ST. JOHNS – Ken Wieber, 49, grew up on the mixed-use dairy and cash-crop farm he operates on 540 acres in Clinton County, a few miles north and west of Forest Hill Energy-Fowler Farms proposed wind-turbine project.
An active leader of the opposition, Wieber said he focused on the health, safety and property rights of residents living near the proposed project after the county “failed miserably” to do so in the recent revision of its zoning ordinance.
Wieber said the project’s opponents compromised on the zoning ordinance because “we realize we can’t stop these things (wind-turbine developments).”
“We understood early on that if we propose something that is entirely restrictive and unrealistic then we’re not going to get anywhere,” he said. “We have to allow wiggle room. We have to have a compromise in there somewhere.”
One of the biggest comprises, he said, was a zoning provision that allows neighboring landowners to waive the setback requirements that otherwise would prohibit erection of a tower on land leased to Forest Hill Energy.
If Forest Hill then had “to go out and get more waivers from the neighboring people and if that costs them more money, so be it,” Wieber said.
Apart from noise, tower heights and setbacks from property lines, Wieber questions the fundamental economics of industrial-grade wind-turbine farms.
“They always talk about this as ‘harvesting the wind’ or one more crop that they can harvest. The only thing being harvested here is the federal incentives. That’s what’s being harvested and that’s being done by Forest Hill Energy,” he said.
“Do we really want as a county or state or nation to base our future economy on an industry that provides an expensive, intermittent and inefficient product and is entirely depending on government subsidies for its existence?”
In floor remarks delivered to his U.S. Senate colleagues on Dec. 14, Lamar Alexander, R-Tennessee, echoed Wieber by criticizing the federal government and “the brazenness of those who have been receiving this giveaway money.”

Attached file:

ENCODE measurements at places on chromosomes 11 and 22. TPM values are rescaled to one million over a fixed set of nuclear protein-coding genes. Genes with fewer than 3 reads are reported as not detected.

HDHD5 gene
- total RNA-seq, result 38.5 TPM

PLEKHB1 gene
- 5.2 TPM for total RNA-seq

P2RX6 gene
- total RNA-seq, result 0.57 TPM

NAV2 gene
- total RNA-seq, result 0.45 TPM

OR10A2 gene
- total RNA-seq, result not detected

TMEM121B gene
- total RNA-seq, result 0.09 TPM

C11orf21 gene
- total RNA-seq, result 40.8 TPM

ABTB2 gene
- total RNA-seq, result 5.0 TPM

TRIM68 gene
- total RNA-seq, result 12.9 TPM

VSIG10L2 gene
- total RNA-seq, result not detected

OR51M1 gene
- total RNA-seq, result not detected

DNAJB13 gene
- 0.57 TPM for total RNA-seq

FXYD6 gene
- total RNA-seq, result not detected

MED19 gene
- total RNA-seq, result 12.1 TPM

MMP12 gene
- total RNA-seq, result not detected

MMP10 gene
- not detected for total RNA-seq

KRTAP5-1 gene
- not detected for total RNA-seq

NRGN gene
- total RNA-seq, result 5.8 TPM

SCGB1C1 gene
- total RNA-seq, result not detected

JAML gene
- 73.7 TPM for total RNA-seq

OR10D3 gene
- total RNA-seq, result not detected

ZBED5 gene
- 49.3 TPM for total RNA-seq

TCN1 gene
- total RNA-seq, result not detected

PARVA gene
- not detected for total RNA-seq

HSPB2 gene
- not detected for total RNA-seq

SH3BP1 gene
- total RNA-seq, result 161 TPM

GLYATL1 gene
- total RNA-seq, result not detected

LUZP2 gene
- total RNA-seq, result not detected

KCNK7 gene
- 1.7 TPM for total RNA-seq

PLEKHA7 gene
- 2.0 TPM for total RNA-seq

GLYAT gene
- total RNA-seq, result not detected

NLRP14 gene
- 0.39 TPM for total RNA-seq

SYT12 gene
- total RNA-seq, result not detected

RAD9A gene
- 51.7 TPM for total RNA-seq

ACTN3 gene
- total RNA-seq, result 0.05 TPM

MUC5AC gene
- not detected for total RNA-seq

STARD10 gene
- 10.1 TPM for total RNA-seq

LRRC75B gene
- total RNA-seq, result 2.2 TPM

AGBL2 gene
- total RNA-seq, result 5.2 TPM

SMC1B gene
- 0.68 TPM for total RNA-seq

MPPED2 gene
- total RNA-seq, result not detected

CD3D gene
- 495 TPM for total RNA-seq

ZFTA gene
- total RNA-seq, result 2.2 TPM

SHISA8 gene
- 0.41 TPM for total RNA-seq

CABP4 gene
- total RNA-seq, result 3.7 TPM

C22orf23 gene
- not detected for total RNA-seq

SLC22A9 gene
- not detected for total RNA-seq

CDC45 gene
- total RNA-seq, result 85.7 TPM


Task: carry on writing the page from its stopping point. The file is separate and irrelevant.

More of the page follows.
Alexander said the federal tax credits established in 1992 were intended to provide a temporary subsidy for a new form of energy. Over the past 20 years, wind energy has matured, Alexander contended, to the point it now should compete with natural gas, nuclear power and other forms of power.
“Yet along came the wind developers who have benefited from this giveaway for 20 years” asking for the subsidy to be phased out over the next six years at a cost Alexander estimated to be an additional $50 billion.
“Put that in a little perspective,” Alexander said. “The federal government spends only $6 billion a year on all energy research. We could be spending it there. We could be reducing the debt. Instead, we are continuing to subsidize this mature technology.”
Forest Hill Energy has not applied for nor received any green energy financial incentive from any unit of government for the Clinton County project, said Tim Brown, managing partner.
If, however, the federal production tax credit “is extended and the project is eligible for it, we would consider utilizing it,” Brown said.
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